phrasemonger

phrasemonger

(ˈfreɪzˌmʌŋɡə)
n
1. somebody who speaks or writes using phrases that were coined by other people
2. another word for phrasemaker
Collins English Dictionary – Complete and Unabridged, 12th Edition 2014 © HarperCollins Publishers 1991, 1994, 1998, 2000, 2003, 2006, 2007, 2009, 2011, 2014

phrase•mak•er

(ˈfreɪzˌmeɪ kər)

n.
1. a person skilled in coining well-turned phrases.
2. a person who makes catchy but often meaningless or empty statements.
[1815–25]
phrase′mak`ing, n.
Random House Kernerman Webster's College Dictionary, © 2010 K Dictionaries Ltd. Copyright 2005, 1997, 1991 by Random House, Inc. All rights reserved.
Translations
Mentioned in ?
References in classic literature ?
Lieutenant Zverkov," I began, "let me tell you that I hate phrases, phrasemongers and men in corsets...that's the first point, and there is a second one to follow it."
He survives at first as 'a phrasemonger for politicians', writing and selling pithy put-downs--only 'the Irish members' paid him (21)--and by undertaking paid tasks of deception, such as fainting 'in the pit of a theatre to the bribe of an emotional tragedian (a guinea)', and melodramatically 'assaulting]' a young lady and her aunt 'by arrangement with a young gentleman who rescued them and made him run (ten shillings).' (22-23) Though frivolous in themselves, these light-hearted ideas point to the preoccupation with role-playing and emotional deception which informs Barrie's mature prose and drama.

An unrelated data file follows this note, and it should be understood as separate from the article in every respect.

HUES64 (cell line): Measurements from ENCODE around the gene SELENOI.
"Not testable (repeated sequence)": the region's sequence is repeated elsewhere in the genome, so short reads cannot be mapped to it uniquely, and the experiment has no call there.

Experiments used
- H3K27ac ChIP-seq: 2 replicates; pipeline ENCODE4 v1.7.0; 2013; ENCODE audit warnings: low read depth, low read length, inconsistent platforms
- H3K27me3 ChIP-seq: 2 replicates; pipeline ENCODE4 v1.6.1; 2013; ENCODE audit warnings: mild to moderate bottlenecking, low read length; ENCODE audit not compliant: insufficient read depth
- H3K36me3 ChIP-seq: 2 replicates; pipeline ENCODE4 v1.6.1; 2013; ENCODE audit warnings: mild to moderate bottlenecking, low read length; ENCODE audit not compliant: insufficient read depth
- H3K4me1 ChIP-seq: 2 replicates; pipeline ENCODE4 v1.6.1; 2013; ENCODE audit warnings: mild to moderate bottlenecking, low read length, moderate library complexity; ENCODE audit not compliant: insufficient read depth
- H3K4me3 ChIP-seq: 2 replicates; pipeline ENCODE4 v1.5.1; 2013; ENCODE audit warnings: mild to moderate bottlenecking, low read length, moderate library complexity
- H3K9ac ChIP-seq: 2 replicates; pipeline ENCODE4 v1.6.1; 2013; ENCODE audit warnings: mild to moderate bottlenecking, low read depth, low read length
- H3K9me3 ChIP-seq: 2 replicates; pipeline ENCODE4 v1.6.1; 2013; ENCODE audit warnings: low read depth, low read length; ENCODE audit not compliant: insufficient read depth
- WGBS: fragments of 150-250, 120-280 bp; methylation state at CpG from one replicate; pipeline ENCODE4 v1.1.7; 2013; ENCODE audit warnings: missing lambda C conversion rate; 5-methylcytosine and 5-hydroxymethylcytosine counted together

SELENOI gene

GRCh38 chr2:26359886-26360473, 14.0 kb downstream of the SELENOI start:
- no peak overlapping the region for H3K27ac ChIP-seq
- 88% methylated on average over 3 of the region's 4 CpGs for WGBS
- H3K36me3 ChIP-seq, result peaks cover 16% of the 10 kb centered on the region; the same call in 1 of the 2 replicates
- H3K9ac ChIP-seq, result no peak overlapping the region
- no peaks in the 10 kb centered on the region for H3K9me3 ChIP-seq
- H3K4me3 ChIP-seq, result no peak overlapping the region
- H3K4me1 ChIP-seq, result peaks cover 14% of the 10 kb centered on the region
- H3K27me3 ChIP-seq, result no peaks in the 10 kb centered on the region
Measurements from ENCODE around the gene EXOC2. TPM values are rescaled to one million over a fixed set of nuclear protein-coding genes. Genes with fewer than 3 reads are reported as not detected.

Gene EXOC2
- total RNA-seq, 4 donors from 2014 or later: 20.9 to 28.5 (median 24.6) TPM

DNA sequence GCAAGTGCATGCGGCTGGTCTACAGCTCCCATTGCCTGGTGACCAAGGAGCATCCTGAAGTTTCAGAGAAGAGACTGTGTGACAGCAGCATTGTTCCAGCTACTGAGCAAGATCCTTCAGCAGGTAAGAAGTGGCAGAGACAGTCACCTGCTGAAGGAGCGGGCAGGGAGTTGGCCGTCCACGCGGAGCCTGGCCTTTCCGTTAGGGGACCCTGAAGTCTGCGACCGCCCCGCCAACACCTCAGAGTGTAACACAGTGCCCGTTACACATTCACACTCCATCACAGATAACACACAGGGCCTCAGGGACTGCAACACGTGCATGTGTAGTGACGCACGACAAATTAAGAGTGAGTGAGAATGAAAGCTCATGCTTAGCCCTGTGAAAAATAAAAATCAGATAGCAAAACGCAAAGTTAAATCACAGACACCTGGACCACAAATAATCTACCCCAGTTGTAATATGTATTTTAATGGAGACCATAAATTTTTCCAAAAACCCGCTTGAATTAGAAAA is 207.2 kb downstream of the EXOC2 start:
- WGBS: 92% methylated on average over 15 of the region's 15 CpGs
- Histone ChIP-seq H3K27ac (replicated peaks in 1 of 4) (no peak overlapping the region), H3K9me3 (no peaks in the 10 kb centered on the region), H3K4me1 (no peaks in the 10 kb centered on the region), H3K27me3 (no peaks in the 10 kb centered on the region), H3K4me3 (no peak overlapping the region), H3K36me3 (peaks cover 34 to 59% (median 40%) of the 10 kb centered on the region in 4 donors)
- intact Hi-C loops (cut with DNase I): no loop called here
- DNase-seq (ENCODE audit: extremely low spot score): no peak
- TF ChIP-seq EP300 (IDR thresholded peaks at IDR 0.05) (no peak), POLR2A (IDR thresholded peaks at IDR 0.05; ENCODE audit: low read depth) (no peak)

In general, the screenwriters kept only characters that later would become types in Chekhov's mature oeuvre: a wealthy obnoxious landowner (Shcherbuk), a romantic old-timer (Glagoliev), a useless pseudo-patriotic phrasemonger and idler (Sergei Voinitsev), a careless doctor, buffoon and loafer (Nikolai Triletsky) and a vain impudent servant (Jakov).
And in the course of our reading "On the Island of Taparsi Flowers Bloom" other -ocracies may pop up, making the mind sometimes don Wells's pose of the uncontrollable phrasemonger: plutocracy, mobocracy, clericocracy.
To compete with phrasemongers, incapable of thinking consecutively for sixty seconds?
He was not rigidly opposed to change and his government laid the foundations of the welfare state in the 1890s, but he distrusted emotionalism, theorists and phrasemongers, and his administrations were sparing with new legislation.
If it cannot be expressed in such specific terms, it is a byzantine and scholastic abstraction, good only for phrasemongers to toy with.